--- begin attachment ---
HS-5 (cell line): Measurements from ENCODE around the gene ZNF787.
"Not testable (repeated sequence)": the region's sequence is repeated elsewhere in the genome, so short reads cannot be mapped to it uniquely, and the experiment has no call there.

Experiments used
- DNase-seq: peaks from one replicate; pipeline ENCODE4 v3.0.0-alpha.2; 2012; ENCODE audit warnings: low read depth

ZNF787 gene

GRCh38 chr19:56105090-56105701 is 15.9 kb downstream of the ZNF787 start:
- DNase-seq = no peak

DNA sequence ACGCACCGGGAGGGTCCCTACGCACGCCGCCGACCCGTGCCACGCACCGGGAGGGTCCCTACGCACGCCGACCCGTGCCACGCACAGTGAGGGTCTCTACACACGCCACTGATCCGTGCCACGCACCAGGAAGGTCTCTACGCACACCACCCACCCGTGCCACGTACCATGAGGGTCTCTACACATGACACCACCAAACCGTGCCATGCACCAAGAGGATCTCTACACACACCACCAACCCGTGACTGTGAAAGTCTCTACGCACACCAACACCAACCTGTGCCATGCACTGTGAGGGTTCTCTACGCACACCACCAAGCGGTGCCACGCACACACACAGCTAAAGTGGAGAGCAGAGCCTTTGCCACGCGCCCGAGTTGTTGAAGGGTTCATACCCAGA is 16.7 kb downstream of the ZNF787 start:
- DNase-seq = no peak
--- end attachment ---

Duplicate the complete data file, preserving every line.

HS-5 (cell line): Measurements from ENCODE around the gene ZNF787.
"Not testable (repeated sequence)": the region's sequence is repeated elsewhere in the genome, so short reads cannot be mapped to it uniquely, and the experiment has no call there.

Experiments used
- DNase-seq: peaks from one replicate; pipeline ENCODE4 v3.0.0-alpha.2; 2012; ENCODE audit warnings: low read depth

ZNF787 gene

GRCh38 chr19:56105090-56105701 is 15.9 kb downstream of the ZNF787 start:
- DNase-seq = no peak

DNA sequence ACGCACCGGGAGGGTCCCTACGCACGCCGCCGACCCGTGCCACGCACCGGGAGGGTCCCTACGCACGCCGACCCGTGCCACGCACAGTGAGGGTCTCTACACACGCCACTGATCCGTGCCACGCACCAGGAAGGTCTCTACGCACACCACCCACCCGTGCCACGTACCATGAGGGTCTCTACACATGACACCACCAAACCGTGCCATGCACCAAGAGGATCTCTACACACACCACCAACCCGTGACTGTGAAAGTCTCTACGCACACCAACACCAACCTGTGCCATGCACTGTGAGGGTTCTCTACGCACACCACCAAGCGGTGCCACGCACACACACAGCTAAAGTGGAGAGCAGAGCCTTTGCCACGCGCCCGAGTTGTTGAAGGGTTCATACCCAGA is 16.7 kb downstream of the ZNF787 start:
- DNase-seq = no peak